Lupus: When the Immune System Becomes the Enemy.

Lupus is a chronic autoimmune disease that can affect many systems of the body. Although relatively little is known about this disease, it is estimated that around 1.5 million people in the United States are living with lupus.

Lupus is an autoimmune disease in which the body's immune system attacks and damages its own tissues and organs. This disease can affect different parts of the body, including the joints, skin, kidneys, heart, lungs, and brain. Although the exact cause of lupus is unknown, it is believed to be caused by a combination of genetic and environmental factors. There are four main types of lupus, including:

Systemic lupus erythematosus (SLE): the most common type of lupus and can affect many systems of the body.

Cutaneous lupus: limited to the skin and can cause butterfly-shaped rashes on the face and other skin symptoms.

Drug-induced lupus: can develop as a result of certain medications used to treat other diseases.

Neonatal lupus: a rare type of lupus that can affect babies born to mothers with lupus.

Lupus is believed to be caused by a combination of genetic and environmental factors. People with a family history of lupus are at higher risk of developing the disease, suggesting that genetics may play a role in its development. In addition, certain environmental factors, such as excessive sun exposure and smoking, can also increase the risk of developing lupus.

The symptoms of lupus can vary widely and can be mild or severe. Symptoms may come and go over time, making diagnosis difficult. Some of the most common symptoms of lupus include: extreme fatigue, fever, joint pain, skin rash, sensitivity to sunlight, headache, hair loss, mouth ulcers, breathing problems, chest pain, difficulty concentrating, anxiety, and depression. In the case of cutaneous lupus, the butterfly-shaped rash on the face is one of the most characteristic symptoms.

The diagnosis of lupus can be difficult, as symptoms can vary greatly from one person to another and can mimic the symptoms of other diseases. The doctor will perform a physical exam and may request laboratory tests, such as blood analysis, to detect specific antibodies that may be present in lupus. They may also request imaging tests, such as an X-ray or MRI, to evaluate any damage to internal organs. It is important that the diagnosis is accurate, as the appropriate treatment depends on the severity and extent of the disease. The main goal of treatment is to control symptoms and prevent complications with medication, occupational therapy, physical therapy, avoiding excessive sun exposure, and quitting smoking, all of which help improve mobility and quality of life. In fact, medications are the main form of treatment. The most commonly used include:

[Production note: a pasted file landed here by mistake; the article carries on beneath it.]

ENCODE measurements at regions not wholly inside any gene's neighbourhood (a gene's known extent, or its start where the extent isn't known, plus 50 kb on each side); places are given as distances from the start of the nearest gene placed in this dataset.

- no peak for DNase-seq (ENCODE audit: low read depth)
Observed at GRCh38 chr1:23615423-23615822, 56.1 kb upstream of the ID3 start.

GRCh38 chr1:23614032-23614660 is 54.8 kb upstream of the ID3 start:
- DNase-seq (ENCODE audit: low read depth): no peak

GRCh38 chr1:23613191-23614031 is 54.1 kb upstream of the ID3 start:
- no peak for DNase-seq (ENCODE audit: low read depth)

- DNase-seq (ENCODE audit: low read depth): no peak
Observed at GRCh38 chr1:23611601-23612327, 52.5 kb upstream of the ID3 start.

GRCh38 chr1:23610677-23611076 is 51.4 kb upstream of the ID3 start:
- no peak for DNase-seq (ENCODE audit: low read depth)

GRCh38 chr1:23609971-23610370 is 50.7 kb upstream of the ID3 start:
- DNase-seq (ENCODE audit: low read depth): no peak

Nonsteroidal anti-inflammatory drugs (NSAIDs): to treat pain and associated inflammation.

Antimalarials: to treat inflammation and rash.

Immunosuppressants: to decrease the body's immune response and prevent damage to internal organs.

Corticosteroids: to reduce inflammation and prevent damage to internal organs.

It is crucial to have an appropriate care plan and accurate treatment with healthcare professionals specializing in lupus. Below are some of the most recognized in the country:

Dr. Joan T. Merrill - is the director of the Lupus Clinical Research Unit at the Oklahoma Medical Research Foundation. She is nationally and internationally recognized as an expert in the diagnosis and treatment of lupus and has published numerous articles in medical journals on the topic.

Dr. Michelle Petri - Professor of Medicine at Johns Hopkins University in Baltimore and directs the Johns Hopkins Lupus Center. She is known for her expertise in treating lupus complications such as lupus nephritis and has contributed significantly to lupus research.

Dr. Bevra Hahn - Professor of Medicine at the University of California in Los Angeles (UCLA) and director of the Lupus Program at the Ronald Reagan UCLA Medical Center. She has been a leader in the field of lupus for over 30 years and has published numerous articles on the topic.

Dr. Ellen Ginzler - She is known for her expertise in the diagnosis and treatment of lupus and has been a leader in clinical lupus research for over 30 years.

Dr. Rosalind Ramsey-Goldman - Professor of Medicine at Northwestern University in Chicago and director of the Lupus Program at the Ann and Robert H. Lurie Children's Hospital. She is recognized for her expertise in the diagnosis and treatment of lupus in young women and has published numerous articles on the topic.

Finally, lupus is a complex and challenging disease that affects millions of people worldwide. However, it is not a death sentence and there is hope for those struggling with this illness. With early diagnosis, proper treatment, and a positive self-care approach, many people with lupus can lead a full and happy life. It is important to work with a healthcare team and follow their treatment plan, but it is also essential to care for your body and mind holistically. With proper support and a positive attitude, it is possible to live a fulfilling and satisfying life despite lupus.


Mayo Foundation for Medical Education and Research. (2022b, October 21). Lupus. Mayo Clinic. 

What is lupus?. Lupus Foundation of America. (n.d.-b). 

Lupus: Symptoms, causes, types & treatments. Cleveland Clinic. (n.d.-b). 

Dr. Joan T. Merrill -

Dr. Michelle Petri -

Dr. Bevra Hahn -

Dr. Ellen Ginzler -

Dr. Rosalind Ramsey-Goldman -

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